“Oh yes, I remember that conversation,” the mother of a previously unvaccinated 3-year-old told me recently. I had asked her at a follow-up visit whether she ever took her son to the pediatrician to start getting the shots I had urged six months earlier and which she steadfastly refused.
At that initial visit, I had taken time out from discussing the child’s likely obstructive sleep apnea, the reason he had been referred to me, to talk with his parents about my concern about his not being immunized and to explain why I felt it was so important he be. She and her husband spoke at length about their fears that vaccinations might hinder his development, already noticeably delayed and a huge point of concern for them. Afterward, I worried whether I had been too harsh, but apparently I wasn’t.
Gazing down at her son whose head was resting in her lap at that follow-up, the mother gently brushed some stray wisps of hair away from his eyes, paused, and said: “He’s already gotten three since we saw you last spring. We’ve decided to space them out, but it’s going OK so far.”
And then, looking back up at me: “Thank you.”
If it hadn’t been a two-way conversation based upon mutual respect, the message would not have resonated, and she and her husband would not have returned home and scheduled him to start receiving the missing vaccines, or, for that matter, ever come back to see me again.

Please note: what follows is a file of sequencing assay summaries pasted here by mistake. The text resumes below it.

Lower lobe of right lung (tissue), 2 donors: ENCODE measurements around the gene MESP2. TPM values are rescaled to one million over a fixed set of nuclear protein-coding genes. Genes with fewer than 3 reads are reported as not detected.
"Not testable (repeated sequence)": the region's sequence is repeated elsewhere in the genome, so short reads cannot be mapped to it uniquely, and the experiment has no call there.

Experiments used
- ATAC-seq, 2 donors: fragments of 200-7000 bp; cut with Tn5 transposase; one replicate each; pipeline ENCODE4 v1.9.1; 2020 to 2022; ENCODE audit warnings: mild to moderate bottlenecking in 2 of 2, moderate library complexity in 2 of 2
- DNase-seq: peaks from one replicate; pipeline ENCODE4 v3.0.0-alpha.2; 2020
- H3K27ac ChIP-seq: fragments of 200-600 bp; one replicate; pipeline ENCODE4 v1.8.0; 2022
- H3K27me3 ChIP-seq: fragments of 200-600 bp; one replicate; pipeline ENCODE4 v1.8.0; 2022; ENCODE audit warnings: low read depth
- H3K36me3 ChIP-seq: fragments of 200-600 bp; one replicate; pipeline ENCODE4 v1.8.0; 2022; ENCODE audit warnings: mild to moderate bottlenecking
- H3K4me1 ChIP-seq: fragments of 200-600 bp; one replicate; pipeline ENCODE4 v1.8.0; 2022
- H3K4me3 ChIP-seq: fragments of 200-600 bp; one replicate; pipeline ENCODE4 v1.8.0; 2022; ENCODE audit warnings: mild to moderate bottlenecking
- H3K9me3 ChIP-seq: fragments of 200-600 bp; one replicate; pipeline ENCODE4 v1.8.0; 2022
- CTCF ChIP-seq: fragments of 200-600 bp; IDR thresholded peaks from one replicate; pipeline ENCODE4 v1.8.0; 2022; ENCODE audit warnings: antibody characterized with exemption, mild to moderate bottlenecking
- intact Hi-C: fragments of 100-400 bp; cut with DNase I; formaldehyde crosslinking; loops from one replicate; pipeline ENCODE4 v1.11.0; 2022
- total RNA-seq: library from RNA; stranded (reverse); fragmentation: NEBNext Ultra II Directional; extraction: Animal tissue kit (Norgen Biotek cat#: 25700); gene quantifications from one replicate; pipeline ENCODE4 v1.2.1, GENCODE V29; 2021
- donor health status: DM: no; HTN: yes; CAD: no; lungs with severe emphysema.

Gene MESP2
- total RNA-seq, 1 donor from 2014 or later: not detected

As a pediatric subspecialist, I am very aware of how fortunate I am to have additional time to spend with my patients in clinic relative to my colleagues in primary care. It provides me with more opportunity to talk to my patients; listen to them; and try and understand what it is that ails and troubles them. The continued rise in health-care costs has caused many to focus their attention on finding ways of improving efficiency and reducing spending. These are important goals, to be sure, but they must not come at the expense of good communication between patients and physicians.
The transition to an electronic medical record, for example, is long overdue and already yielding improvements in patient care by allowing better information sharing and accessibility. But there are downsides to this as well. These include becoming easily distracted by the computer and the constant flow of new information, most of which is not directly related to the patient being seen; using more standardized checklists and fewer open-ended questions; and in general, relying more on data and less on what patients are telling us.
It is a given that physicians need to be vigilant about optimizing how we interact with patients in our own practices. As a professional community, however, we also need to make sure that the frameworks within which this interaction is meant to take place do not stifle it in the name of cost cutting.
Oliver Wendell Holmes wrote, “It is the province of knowledge to speak, and it is the privilege of wisdom to listen.” This holds just as true today as it did more than a century ago, and is essential to guarantee not only the provision of high quality medical care, but also to ensure satisfaction for patients and physicians from the encounters.